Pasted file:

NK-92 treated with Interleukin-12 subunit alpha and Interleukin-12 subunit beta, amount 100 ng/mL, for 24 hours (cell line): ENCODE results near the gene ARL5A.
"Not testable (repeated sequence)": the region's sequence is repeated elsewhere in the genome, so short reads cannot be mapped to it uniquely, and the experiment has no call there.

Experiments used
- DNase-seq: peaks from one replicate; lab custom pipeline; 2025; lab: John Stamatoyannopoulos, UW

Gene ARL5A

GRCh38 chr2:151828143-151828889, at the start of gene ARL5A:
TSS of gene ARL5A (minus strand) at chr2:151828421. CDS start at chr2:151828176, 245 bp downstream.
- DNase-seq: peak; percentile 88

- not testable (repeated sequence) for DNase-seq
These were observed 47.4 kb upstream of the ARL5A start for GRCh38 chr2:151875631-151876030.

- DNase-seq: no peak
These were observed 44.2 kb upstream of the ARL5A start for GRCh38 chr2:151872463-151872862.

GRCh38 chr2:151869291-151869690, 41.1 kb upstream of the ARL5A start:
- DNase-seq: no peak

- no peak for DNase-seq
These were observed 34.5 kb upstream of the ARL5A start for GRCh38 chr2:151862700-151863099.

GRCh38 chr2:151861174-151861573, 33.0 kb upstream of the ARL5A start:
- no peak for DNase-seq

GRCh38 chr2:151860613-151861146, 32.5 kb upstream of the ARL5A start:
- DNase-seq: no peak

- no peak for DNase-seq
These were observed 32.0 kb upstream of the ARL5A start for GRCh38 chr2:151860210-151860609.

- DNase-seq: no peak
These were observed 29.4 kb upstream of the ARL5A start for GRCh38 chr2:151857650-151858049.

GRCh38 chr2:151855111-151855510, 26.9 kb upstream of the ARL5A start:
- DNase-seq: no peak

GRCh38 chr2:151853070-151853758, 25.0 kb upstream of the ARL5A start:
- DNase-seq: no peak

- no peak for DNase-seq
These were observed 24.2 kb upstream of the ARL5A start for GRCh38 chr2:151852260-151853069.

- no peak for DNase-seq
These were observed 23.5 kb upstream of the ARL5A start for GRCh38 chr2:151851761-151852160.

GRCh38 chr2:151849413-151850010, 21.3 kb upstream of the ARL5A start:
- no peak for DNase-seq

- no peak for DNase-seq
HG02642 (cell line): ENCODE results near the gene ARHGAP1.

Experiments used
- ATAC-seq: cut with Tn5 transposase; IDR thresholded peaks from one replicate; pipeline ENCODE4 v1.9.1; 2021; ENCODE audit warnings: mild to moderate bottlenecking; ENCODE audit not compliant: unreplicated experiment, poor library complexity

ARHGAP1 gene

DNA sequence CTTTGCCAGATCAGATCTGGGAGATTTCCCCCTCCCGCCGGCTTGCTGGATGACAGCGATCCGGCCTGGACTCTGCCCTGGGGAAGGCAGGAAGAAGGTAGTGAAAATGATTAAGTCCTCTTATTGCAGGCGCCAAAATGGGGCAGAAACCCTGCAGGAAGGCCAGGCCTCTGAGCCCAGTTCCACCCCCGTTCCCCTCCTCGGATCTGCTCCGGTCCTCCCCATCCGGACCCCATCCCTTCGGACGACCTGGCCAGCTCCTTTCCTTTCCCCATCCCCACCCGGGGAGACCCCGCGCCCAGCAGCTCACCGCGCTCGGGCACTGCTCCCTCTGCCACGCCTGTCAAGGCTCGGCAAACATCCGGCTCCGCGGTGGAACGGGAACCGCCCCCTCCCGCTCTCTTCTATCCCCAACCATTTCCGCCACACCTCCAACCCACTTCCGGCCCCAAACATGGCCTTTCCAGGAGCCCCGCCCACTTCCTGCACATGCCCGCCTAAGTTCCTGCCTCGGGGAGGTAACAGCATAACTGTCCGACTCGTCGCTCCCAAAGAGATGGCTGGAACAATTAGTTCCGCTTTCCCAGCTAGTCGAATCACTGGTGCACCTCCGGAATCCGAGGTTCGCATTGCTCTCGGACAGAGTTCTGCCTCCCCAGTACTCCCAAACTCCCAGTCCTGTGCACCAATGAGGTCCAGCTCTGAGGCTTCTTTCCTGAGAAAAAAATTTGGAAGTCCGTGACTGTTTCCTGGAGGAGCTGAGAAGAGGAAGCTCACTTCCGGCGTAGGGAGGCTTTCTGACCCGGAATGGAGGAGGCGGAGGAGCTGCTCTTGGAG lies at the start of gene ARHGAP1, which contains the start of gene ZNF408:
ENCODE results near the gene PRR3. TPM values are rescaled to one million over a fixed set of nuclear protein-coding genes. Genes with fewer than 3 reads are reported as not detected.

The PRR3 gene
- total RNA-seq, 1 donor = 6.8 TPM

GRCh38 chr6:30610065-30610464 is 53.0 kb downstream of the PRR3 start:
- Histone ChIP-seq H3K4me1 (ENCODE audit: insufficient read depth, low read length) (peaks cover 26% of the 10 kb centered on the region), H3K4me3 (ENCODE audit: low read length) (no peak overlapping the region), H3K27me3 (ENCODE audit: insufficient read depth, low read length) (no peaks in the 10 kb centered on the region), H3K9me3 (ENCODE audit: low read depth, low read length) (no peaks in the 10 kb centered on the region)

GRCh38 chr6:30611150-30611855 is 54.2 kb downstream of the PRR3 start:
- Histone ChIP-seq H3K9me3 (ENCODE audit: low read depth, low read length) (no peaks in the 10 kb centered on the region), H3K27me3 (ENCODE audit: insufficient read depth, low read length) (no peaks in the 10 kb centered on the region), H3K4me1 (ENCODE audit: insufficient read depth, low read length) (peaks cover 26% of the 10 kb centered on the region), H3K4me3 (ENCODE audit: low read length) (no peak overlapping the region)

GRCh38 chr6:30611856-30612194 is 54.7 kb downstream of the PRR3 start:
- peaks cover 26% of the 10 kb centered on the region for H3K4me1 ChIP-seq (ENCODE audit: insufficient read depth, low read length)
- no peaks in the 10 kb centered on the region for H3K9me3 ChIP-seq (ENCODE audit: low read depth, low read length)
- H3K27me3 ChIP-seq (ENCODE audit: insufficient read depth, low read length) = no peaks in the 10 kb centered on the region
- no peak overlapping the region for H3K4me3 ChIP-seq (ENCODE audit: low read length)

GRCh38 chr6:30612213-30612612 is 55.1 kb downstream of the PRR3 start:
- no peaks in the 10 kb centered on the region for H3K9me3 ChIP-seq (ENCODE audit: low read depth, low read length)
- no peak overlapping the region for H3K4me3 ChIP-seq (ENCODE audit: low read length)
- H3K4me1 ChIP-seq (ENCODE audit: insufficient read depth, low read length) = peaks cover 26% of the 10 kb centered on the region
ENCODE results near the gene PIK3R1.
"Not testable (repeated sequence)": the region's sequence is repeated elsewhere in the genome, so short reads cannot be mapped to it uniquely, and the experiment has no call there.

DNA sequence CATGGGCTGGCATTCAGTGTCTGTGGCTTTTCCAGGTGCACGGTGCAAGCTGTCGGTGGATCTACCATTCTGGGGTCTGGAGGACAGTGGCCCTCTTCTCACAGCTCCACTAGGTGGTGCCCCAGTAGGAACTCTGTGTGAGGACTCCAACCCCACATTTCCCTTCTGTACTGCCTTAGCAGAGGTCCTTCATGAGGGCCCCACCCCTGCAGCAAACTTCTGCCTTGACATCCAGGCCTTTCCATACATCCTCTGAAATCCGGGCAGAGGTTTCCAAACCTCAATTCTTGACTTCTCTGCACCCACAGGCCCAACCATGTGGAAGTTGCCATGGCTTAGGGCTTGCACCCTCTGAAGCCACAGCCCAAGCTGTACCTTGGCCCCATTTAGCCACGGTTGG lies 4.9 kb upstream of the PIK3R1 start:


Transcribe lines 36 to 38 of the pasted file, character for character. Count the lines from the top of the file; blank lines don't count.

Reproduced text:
HG02642 (cell line): ENCODE results near the gene ARHGAP1.

Experiments used
- ATAC-seq: cut with Tn5 transposase; IDR thresholded peaks from one replicate; pipeline ENCODE4 v1.9.1; 2021; ENCODE audit warnings: mild to moderate bottlenecking; ENCODE audit not compliant: unreplicated experiment, poor library complexity